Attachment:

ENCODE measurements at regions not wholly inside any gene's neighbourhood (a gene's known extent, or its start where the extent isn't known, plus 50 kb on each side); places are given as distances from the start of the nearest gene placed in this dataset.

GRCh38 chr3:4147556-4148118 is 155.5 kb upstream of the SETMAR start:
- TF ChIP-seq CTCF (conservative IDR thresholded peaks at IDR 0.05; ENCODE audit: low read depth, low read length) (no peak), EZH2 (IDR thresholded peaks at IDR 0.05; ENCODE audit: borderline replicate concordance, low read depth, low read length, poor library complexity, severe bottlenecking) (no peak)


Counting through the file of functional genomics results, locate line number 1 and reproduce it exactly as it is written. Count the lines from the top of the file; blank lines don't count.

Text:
ENCODE measurements at regions not wholly inside any gene's neighbourhood (a gene's known extent, or its start where the extent isn't known, plus 50 kb on each side); places are given as distances from the start of the nearest gene placed in this dataset.